APA Mayor, P., Mendoza, P., Gálvez, H. A., Céspedes, M. J., & Jori, F. (2007). Antibodies against Leptospira spp. in Captive Collared Peccaries, Peru. Emerging Infectious Diseases, 13(5), 793. https://dx.doi.org/10.3201/eid1305.060027.
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  • High Tuberculosis and HIV Coinfection Rate, Johannesburg PDF Version [PDF - 139 KB - 2 pages]
    M. John et al.
            Cite This Article
    EID John M, Menezes CN, Chita G, Sanne I, Grobusch MP. High Tuberculosis and HIV Coinfection Rate, Johannesburg. Emerg Infect Dis. 2007;13(5):795. https://dx.doi.org/10.3201/eid1305.060908
    AMA John M, Menezes CN, Chita G, et al. High Tuberculosis and HIV Coinfection Rate, Johannesburg. Emerging Infectious Diseases. 2007;13(5):795. doi:10.3201/eid1305.060908.
    APA John, M., Menezes, C. N., Chita, G., Sanne, I., & Grobusch, M. P. (2007). High Tuberculosis and HIV Coinfection Rate, Johannesburg. Emerging Infectious Diseases, 13(5), 795. https://dx.doi.org/10.3201/eid1305.060908.
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  • Tuberculosis Trends, Vietnam PDF Version [PDF - 166 KB - 2 pages]
    M. Vree et al.
            Cite This Article
    EID Vree M, Duong BD, Sy DN, Viet N, Borgdorff MW, Cobelens FG, et al. Tuberculosis Trends, Vietnam. Emerg Infect Dis. 2007;13(5):796. https://dx.doi.org/10.3201/eid1305.060904
    AMA Vree M, Duong BD, Sy DN, et al. Tuberculosis Trends, Vietnam. Emerging Infectious Diseases. 2007;13(5):796. doi:10.3201/eid1305.060904.
    APA Vree, M., Duong, B. D., Sy, D. N., Viet, N., Borgdorff, M. W., & Cobelens, F. G. (2007). Tuberculosis Trends, Vietnam. Emerging Infectious Diseases, 13(5), 796. https://dx.doi.org/10.3201/eid1305.060904.
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  • Vancomycin-resistant Enterococci, Mexico City PDF Version [PDF - 195 KB - 2 pages]
    J. Cuellar-Rodríguez et al.
            Cite This Article
    EID Cuellar-Rodríguez J, Galindo-Fraga A, Guevara V, Pérez-Jiménez C, Espinosa-Aguilar L, Rolón AL, et al. Vancomycin-resistant Enterococci, Mexico City. Emerg Infect Dis. 2007;13(5):798. https://dx.doi.org/10.3201/eid1305.061421
    AMA Cuellar-Rodríguez J, Galindo-Fraga A, Guevara V, et al. Vancomycin-resistant Enterococci, Mexico City. Emerging Infectious Diseases. 2007;13(5):798. doi:10.3201/eid1305.061421.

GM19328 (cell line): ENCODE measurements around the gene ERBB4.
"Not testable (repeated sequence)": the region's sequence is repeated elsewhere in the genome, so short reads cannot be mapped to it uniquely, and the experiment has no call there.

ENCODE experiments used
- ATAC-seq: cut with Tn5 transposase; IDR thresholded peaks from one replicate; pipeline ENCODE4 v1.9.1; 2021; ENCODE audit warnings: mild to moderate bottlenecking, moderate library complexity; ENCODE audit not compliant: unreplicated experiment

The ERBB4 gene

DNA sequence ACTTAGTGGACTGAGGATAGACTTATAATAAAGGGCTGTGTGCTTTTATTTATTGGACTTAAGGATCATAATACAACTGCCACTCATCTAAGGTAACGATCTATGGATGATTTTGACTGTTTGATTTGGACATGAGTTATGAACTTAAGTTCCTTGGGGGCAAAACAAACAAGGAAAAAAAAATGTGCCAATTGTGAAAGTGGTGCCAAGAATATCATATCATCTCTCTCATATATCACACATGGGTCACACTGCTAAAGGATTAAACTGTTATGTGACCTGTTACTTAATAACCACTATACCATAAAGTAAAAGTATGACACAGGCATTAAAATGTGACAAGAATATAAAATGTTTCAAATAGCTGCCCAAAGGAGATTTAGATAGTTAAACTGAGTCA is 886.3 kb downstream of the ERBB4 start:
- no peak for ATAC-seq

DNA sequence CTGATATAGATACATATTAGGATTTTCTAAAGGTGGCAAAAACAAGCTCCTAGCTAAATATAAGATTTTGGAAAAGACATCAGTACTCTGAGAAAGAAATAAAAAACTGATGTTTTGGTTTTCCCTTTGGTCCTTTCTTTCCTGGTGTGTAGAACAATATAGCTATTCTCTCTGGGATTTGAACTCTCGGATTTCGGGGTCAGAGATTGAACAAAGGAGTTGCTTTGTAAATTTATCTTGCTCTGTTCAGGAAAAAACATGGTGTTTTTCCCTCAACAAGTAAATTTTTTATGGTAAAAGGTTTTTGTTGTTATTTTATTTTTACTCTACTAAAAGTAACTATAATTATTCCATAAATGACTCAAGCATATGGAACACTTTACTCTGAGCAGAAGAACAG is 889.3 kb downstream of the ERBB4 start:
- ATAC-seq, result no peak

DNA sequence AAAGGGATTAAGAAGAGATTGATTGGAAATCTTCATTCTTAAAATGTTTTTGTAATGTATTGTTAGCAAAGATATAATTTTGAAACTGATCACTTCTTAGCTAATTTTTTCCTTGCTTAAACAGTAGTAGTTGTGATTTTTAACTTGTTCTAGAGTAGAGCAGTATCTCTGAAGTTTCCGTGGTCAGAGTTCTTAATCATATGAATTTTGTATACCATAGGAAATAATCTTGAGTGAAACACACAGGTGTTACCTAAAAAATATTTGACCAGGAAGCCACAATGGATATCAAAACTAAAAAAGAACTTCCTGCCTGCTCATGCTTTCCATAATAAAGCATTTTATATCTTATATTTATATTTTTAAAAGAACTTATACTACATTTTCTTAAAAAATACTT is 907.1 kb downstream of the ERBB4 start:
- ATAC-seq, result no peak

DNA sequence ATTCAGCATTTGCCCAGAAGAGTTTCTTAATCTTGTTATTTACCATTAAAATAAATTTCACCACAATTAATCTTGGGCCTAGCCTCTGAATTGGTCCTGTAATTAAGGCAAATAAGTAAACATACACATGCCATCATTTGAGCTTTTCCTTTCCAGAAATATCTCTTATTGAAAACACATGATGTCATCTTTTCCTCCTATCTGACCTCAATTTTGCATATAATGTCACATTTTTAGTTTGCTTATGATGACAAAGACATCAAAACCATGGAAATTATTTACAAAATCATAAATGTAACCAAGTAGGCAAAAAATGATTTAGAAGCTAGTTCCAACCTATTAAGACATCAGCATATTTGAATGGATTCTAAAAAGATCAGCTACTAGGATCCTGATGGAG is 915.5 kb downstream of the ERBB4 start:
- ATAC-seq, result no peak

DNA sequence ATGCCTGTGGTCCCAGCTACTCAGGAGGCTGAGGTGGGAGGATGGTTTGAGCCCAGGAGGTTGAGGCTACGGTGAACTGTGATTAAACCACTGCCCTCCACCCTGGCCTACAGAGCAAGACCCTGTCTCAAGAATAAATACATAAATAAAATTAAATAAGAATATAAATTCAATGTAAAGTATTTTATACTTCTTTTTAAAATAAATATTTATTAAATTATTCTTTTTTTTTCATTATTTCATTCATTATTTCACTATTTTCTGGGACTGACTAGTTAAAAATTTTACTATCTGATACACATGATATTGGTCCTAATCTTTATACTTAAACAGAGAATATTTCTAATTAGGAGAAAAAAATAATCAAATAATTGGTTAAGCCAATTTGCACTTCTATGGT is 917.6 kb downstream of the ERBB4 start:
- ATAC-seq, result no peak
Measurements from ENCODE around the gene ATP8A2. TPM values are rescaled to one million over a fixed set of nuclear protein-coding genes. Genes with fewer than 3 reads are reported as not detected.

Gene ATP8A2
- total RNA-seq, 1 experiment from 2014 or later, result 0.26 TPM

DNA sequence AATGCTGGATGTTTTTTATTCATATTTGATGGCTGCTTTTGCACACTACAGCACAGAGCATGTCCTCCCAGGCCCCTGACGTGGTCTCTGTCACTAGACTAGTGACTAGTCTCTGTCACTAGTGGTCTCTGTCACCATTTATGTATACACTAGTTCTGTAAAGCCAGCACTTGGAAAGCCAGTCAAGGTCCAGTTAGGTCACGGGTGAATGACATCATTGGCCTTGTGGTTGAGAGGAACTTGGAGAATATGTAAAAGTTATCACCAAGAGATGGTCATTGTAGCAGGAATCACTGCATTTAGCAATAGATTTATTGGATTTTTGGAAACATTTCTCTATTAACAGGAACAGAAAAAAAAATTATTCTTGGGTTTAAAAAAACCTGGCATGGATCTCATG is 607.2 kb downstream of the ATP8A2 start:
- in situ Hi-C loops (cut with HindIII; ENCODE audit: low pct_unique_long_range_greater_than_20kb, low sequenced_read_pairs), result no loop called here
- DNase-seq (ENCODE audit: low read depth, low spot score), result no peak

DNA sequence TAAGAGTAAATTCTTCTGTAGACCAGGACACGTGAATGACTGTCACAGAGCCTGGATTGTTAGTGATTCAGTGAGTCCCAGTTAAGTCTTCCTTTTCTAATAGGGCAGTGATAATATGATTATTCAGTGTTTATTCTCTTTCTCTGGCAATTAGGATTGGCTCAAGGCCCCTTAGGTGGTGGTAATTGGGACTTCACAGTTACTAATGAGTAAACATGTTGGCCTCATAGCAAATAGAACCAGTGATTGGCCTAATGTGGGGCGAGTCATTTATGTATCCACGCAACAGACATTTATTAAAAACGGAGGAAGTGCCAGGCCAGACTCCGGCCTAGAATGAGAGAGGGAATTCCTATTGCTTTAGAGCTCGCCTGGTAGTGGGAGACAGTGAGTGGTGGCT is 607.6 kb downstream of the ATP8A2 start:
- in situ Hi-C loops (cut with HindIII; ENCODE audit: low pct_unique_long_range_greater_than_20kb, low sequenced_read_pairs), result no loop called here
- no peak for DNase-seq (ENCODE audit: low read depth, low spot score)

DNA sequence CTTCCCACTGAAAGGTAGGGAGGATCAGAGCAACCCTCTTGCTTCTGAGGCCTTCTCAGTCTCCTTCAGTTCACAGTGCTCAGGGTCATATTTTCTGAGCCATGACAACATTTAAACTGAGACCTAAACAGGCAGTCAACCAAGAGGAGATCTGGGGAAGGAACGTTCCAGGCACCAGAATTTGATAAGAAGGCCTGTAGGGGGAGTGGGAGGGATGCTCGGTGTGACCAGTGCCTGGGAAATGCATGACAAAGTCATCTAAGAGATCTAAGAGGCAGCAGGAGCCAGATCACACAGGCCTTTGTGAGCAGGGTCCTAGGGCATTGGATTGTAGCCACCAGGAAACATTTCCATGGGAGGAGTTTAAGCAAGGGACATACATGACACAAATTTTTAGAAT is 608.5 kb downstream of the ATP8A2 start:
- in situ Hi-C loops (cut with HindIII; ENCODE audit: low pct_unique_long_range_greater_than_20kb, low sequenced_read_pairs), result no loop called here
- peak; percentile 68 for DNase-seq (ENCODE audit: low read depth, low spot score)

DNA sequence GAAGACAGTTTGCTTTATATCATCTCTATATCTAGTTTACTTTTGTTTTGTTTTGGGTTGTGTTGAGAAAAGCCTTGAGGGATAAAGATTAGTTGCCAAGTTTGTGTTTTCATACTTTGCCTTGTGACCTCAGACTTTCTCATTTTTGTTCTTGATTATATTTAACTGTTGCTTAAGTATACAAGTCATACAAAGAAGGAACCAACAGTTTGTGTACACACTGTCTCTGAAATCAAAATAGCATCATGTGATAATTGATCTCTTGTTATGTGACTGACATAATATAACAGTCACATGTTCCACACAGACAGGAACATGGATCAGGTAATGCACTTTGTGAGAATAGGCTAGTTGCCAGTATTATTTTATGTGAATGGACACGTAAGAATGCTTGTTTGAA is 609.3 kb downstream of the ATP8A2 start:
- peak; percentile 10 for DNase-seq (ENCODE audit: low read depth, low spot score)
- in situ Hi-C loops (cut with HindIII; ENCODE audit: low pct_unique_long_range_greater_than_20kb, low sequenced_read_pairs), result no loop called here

APA Cuellar-Rodríguez, J., Galindo-Fraga, A., Guevara, V., Pérez-Jiménez, C., Espinosa-Aguilar, L., Rolón, A. L....Sifuentes-Osornio, J. (2007). Vancomycin-resistant Enterococci, Mexico City. Emerging Infectious Diseases, 13(5), 798. https://dx.doi.org/10.3201/eid1305.061421.
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  • Disseminated Bacillus Calmette-Guérin Infection and Immunodeficiency PDF Version [PDF - 210 KB - 3 pages]
    E. A. Bernatowska et al.
            Cite This Article
    EID Bernatowska EA, Wolska-Kusnierz B, Pac M, Kurenko-Deptuch M, Zwolska Z, Casanova J, et al. Disseminated Bacillus Calmette-Guérin Infection and Immunodeficiency. Emerg Infect Dis. 2007;13(5):799. https://dx.doi.org/10.3201/eid1305.060865
    AMA Bernatowska EA, Wolska-Kusnierz B, Pac M, et al. Disseminated Bacillus Calmette-Guérin Infection and Immunodeficiency. Emerging Infectious Diseases. 2007;13(5):799. doi:10.3201/eid1305.060865.
    APA Bernatowska, E. A., Wolska-Kusnierz, B., Pac, M., Kurenko-Deptuch, M., Zwolska, Z., Casanova, J....Liberek, A. (2007). Disseminated Bacillus Calmette-Guérin Infection and Immunodeficiency. Emerging Infectious Diseases, 13(5), 799. https://dx.doi.org/10.3201/eid1305.060865.
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  • Clindamycin-resistant Streptococcus pneumoniae PDF Version [PDF - 170 KB - 2 pages]
    F. Montagnani et al.
            Cite This Article
    EID Montagnani F, Zanchi A, Stolzuoli L, Croci L, Cellesi C. Clindamycin-resistant Streptococcus pneumoniae. Emerg Infect Dis. 2007;13(5):801. https://dx.doi.org/10.3201/eid1305.060699
    AMA Montagnani F, Zanchi A, Stolzuoli L, et al. Clindamycin-resistant Streptococcus pneumoniae. Emerging Infectious Diseases. 2007;13(5):801. doi:10.3201/eid1305.060699.
    APA Montagnani, F., Zanchi, A., Stolzuoli, L., Croci, L., & Cellesi, C. (2007). Clindamycin-resistant Streptococcus pneumoniae. Emerging Infectious Diseases, 13(5), 801. https://dx.doi.org/10.3201/eid1305.060699.
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  • Expanded-spectrum β-Lactamase and Plasmid-mediated Quinolone Resistance PDF Version [PDF - 173 KB - 3 pages]
    L. Poirel et al.
            Cite This Article
    EID Poirel L, Villa L, Bertini A, Pitout JD, Nordmann P, Carattoli A, et al. Expanded-spectrum β-Lactamase and Plasmid-mediated Quinolone Resistance. Emerg Infect Dis. 2007;13(5):803. https://dx.doi.org/10.3201/eid1305.061293
    AMA Poirel L, Villa L, Bertini A, et al. Expanded-spectrum β-Lactamase and Plasmid-mediated Quinolone Resistance. Emerging Infectious Diseases. 2007;13(5):803. doi:10.3201/eid1305.061293.